I bought this book from Kindle in August 2012. I was, as always, interested in the origins of the English language. This book is authored by a very learned scholar of language, and much of his long dissertation contains unusual but not inappropriate words in the text, such as orthography, philologist, palaeontologist, consontental, triphthong, phonetics, the copula, praeterite, etymology, prosody, euphony etc. which must be a little beyond the ordinary reader
|Robert Gordon Latham C. 1860|
|Archaic Etruscan Alphabet 7th - 5th Centuries BC|
The initial chapters deal largely with the origin of the English language during the 6th and 7th centuries A.D. with the various invasions of the Saxons, the Angles and the Jurists from Germany and surrounding cultures. These sects invaded different parts of south-eastern England and they have left the remains of their languages in some of the place names in these areas. The book provides many examples of modern names and place names in the east and south of England which can be traced back to these earlier Germanic tongues. These Germanic languages were preceded by the Roman invasion of England at the time of Caesar but the Romans left little trace of Latin after their departure, whatever about their archaeology remains.
|Viking Runic inscription|
Later chapters deal with the evolution of English at the time of Edward the Confessor in the 13th Century. It was then that the educated speaking Latin and French were first to start corresponding in old English and it was Edward the First who was the first to communicate with his subjects in this way.
There is much of interest in the origin of language in Scotland where the low level Scots spoke English while the Western areas spoke Gaelic and were heavily influenced in the North of Scotland and in the contiguous northern islands by Scandinavian roots with Gaelic dominant in the Highlands and the Hebrides.
I have to confess that many chapters were fast read by me where the author deals with such aspects as terminology, pronunciation, declensions and grammar; I was primarily concerned with the origin of the language. I was of course interested to enquire into the origin of Irish in Ireland and the Celtic languages still existing along the Atlantic seaboard. It was extraordinary that the Celtic tongues continued to exist for so long on this narrow strip of coastland stretching from the North of Scotland, Ireland, Wales, Cornwall, Brittany and the northwest of Spain. There is a section suggesting that the Irish in Ireland was particularly related to the ancient Punic languages, presumably from North Africa, but the evidence of this is hardly convincing or perhaps not fully understood by myself. In one chapter, it was stated that Irish was of Carthaginian origin but it is apparent that Celtic preceded Greek and Latin as one of the earlier languages in Europe and the Eastern world.
There is much reference in the text to the influence of the Scandinavian or Norse languages. The Viking invasion of England (and Ireland), an occupation which continued for five centuries or more, left place names as well as other language traces. Examples in Ireland are the terminal place name word such as ford, which is derived from the Norse word Fiord and why did the family names including the initial Fitz remain common in Ireland and not in England?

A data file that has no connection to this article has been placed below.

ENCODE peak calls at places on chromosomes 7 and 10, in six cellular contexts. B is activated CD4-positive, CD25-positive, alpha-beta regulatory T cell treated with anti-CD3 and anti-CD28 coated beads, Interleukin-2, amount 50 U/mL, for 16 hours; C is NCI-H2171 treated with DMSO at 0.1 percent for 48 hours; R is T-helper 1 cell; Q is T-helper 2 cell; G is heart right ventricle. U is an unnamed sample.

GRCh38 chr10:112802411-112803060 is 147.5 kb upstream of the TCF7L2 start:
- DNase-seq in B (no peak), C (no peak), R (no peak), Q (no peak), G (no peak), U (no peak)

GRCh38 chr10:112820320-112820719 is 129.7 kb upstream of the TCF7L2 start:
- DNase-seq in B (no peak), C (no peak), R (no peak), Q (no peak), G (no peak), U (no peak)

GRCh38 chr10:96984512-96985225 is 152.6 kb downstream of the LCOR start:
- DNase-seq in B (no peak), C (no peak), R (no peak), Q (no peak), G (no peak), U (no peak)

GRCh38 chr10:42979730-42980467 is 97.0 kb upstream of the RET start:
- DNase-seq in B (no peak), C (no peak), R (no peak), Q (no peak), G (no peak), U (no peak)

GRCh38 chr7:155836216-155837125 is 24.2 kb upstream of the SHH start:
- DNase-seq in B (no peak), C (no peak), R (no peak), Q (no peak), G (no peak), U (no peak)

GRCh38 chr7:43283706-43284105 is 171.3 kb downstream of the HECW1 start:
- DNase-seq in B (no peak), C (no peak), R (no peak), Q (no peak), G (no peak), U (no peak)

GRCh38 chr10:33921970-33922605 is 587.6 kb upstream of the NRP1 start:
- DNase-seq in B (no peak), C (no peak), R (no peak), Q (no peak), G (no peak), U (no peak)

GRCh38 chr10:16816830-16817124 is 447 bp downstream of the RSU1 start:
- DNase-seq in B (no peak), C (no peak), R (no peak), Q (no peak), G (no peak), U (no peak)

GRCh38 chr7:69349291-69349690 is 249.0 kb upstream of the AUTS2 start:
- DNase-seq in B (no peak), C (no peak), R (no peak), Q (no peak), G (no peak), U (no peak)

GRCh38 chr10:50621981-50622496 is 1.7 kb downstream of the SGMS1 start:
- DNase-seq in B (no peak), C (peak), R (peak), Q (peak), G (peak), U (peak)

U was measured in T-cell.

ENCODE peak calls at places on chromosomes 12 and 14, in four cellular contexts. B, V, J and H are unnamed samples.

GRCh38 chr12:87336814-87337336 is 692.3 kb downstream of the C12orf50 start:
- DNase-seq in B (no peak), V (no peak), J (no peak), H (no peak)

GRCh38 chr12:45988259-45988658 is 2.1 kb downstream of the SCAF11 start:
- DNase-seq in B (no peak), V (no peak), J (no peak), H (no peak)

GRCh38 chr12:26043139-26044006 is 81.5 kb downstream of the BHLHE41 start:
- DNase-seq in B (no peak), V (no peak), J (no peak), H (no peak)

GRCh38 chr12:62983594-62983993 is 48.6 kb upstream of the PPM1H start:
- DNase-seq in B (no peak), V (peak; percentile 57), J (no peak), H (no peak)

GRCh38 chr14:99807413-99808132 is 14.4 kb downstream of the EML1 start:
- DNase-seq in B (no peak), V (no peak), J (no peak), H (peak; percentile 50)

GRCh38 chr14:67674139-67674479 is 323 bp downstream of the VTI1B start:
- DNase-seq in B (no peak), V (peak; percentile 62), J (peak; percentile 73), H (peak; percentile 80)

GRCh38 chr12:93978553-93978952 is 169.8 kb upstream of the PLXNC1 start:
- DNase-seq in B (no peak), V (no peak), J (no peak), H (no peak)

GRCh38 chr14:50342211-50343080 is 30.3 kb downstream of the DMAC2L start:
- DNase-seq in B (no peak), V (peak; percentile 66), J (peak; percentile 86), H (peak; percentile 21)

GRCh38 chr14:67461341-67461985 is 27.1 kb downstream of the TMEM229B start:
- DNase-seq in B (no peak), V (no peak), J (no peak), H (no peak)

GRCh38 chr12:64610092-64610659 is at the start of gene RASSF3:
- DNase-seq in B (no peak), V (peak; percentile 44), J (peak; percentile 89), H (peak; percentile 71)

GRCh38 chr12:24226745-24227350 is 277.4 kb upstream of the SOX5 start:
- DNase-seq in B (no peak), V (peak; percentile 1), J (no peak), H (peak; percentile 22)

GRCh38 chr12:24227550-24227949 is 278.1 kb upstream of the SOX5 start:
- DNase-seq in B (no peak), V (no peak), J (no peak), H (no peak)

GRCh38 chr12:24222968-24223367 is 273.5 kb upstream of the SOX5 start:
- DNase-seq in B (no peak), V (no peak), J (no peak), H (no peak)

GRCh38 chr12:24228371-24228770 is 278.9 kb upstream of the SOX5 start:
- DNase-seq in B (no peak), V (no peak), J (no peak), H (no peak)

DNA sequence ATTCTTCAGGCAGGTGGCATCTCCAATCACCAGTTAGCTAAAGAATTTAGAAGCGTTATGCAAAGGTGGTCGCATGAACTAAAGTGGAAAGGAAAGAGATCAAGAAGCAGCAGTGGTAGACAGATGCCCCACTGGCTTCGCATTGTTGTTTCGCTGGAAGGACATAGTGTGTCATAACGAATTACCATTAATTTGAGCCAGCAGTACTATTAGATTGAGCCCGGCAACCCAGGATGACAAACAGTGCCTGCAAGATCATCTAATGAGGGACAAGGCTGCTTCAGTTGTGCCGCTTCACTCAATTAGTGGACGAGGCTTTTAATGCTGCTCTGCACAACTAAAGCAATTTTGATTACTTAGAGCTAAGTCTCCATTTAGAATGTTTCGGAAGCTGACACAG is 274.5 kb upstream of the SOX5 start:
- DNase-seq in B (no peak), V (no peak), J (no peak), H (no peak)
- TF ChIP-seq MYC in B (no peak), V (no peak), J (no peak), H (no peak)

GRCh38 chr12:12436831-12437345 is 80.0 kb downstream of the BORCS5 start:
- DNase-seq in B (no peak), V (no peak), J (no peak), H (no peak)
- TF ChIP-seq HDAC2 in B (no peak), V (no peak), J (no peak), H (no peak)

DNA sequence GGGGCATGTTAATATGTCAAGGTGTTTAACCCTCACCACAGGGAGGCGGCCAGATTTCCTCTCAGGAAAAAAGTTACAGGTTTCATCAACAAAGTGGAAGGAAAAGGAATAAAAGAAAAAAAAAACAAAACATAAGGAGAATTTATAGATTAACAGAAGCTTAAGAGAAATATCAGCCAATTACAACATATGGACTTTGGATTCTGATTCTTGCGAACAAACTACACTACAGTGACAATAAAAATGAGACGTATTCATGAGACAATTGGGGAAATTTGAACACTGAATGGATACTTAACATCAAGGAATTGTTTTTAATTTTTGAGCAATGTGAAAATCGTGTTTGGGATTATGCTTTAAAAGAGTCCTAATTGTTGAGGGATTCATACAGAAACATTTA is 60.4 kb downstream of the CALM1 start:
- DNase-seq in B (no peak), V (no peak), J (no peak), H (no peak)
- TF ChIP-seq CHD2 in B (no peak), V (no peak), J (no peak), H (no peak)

The reference to Edward the Confessor underlines the importance of the Norman invasion in 1166 when French and Latin became the spoken and written words of the better educated and which had a huge influence on English terminology, particularly in the areas of science, law, the professions and the gradual expansion of education.
Reading this long and specialist book reminds me of certain limitations in the use of Kindle. These may be partly an expression of my own ignorance of the usage of this medium of reading. The Kindle is unsatisfactory in dealing with maps, photos and designs. Maps apparently cannot be changed to do different fonts, so that they cannot be enlarged or studied in detail. There is also the problem of making quick and easy reference to other aspects of a long book, particularly where there are many characters and many chapters.
This book is, for example, divided into four parts, one at least of which has more than thirty chapters, and each of which is on a different aspect of the English language. Of course the book itself may be heavy for the older person and its font may not suit the elderly. These are problems for me with my visual impairment and the cramps induced by the weight of the book on my hands.
At the year 1,000 A.D it was believed that the language at the time owed 75% of its origin to Anglo-Saxon, 12% to Anglo-Norman, 2% to Celtic, 4% to early Latin, 3% to Scandinavian and the rest miscellaneous. Clearly by the 21st century much has changed through the later Norman influence based as it was on the earlier Latin and the preceding Greek, and of the influence of the extensive regions which were dominated by and greatly influenced by the British Empire during the last three centuries. Among the educated at least, and particularly those of the medical profession, the many prefixes (pre, Latin) and suffixes (Greek ism, Latin ble) derived from these two classical languages is a prominent part of our daily speech.
Reading this book at my advanced age confirms my regrets that I had not read it and similar works about the origin of the English language and its progressive change over the last two millennia. It reminds me how poor was the standard of education, primary and secondary, during my earlier years. It also should remind us that Latin and Greek are still important for the medical profession if we doctors are to maintain a proper insight into the culture and into the history of our profession.